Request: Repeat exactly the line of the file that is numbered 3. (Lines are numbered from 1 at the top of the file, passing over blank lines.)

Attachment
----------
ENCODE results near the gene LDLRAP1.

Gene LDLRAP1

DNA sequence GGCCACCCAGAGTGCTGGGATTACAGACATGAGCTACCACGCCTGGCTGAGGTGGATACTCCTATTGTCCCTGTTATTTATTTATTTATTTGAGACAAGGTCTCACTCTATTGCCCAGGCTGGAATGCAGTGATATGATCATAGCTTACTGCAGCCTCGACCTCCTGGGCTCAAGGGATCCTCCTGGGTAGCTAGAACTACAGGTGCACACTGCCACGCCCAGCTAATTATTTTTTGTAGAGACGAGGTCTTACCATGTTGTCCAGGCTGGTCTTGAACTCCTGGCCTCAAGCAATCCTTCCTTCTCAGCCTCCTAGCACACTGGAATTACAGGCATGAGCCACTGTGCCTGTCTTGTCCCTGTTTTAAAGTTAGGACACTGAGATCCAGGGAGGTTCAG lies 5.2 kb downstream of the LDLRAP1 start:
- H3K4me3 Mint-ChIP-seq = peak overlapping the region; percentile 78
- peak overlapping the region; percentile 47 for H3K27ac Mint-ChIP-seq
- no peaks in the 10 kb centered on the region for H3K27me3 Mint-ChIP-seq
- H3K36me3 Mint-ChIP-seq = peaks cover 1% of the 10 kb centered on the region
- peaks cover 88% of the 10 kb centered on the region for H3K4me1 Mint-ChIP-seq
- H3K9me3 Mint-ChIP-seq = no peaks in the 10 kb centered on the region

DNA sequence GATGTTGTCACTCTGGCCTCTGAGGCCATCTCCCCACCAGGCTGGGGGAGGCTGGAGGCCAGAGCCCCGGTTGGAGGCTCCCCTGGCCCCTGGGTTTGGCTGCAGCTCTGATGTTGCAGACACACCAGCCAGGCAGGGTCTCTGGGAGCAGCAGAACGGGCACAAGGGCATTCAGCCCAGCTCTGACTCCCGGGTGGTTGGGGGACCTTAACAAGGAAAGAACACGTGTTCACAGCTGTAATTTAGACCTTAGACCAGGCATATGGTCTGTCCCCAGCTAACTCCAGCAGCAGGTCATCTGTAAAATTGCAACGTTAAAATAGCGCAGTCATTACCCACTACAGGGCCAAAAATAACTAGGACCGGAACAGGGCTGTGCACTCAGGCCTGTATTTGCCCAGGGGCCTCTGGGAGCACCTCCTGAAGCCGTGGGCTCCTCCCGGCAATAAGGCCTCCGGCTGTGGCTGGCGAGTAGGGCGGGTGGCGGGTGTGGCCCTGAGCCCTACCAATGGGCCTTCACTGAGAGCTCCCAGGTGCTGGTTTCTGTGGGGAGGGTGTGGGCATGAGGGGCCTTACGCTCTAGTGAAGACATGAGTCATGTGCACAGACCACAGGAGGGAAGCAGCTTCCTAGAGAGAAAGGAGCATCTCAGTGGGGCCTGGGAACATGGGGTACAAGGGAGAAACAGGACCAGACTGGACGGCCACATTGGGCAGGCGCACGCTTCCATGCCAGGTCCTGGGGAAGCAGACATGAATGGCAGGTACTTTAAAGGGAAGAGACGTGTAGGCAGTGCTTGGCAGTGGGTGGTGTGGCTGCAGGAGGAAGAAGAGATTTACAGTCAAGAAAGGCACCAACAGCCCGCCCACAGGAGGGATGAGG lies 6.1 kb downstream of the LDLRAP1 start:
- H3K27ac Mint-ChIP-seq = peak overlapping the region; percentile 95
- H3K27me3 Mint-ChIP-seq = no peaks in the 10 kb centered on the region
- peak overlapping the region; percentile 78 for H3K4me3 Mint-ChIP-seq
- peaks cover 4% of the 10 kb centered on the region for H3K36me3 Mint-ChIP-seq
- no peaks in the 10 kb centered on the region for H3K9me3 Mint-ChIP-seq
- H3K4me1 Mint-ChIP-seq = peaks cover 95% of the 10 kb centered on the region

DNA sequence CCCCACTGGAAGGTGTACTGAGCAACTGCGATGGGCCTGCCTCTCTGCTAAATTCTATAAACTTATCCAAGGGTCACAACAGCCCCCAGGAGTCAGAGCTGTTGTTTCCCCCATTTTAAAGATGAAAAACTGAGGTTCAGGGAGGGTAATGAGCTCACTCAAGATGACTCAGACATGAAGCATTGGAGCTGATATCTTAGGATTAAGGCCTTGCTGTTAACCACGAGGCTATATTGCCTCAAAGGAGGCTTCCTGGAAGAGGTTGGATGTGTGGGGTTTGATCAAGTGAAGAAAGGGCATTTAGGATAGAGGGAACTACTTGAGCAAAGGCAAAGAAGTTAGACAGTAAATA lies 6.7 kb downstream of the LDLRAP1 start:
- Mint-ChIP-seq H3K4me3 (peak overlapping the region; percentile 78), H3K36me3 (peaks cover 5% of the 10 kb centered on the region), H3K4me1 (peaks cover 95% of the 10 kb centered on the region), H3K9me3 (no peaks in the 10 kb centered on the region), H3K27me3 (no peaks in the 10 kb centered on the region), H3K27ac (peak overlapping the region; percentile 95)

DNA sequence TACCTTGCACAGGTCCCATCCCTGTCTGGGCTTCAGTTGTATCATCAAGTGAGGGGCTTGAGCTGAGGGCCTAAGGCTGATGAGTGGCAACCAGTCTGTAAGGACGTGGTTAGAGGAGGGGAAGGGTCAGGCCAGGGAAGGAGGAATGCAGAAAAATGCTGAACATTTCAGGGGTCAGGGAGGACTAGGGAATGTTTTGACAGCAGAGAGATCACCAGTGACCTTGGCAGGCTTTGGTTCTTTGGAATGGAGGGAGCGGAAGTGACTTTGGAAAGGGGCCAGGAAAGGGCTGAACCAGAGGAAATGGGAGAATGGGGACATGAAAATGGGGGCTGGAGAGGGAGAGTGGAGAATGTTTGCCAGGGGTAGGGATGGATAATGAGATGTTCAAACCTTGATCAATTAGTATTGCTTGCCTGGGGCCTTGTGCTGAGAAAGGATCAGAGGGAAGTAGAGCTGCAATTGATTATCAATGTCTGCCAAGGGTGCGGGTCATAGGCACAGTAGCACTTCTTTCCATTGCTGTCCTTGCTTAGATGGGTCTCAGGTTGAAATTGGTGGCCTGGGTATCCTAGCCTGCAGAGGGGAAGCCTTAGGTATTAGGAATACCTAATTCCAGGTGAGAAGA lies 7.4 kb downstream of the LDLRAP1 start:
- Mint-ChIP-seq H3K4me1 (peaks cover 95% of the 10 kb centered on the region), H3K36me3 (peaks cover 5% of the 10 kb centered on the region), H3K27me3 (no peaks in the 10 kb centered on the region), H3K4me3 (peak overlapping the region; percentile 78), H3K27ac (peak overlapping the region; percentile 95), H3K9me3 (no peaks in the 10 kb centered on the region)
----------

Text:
DNA sequence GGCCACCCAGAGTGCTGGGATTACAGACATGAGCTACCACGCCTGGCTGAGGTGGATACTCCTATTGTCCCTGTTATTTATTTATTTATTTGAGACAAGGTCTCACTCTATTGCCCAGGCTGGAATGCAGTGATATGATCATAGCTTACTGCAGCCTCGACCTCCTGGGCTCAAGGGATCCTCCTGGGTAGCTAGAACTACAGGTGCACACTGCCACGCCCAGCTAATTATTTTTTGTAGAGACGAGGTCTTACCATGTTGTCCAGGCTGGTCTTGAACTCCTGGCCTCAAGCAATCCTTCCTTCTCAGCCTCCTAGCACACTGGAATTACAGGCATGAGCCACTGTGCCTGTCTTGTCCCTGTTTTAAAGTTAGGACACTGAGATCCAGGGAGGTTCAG lies 5.2 kb downstream of the LDLRAP1 start: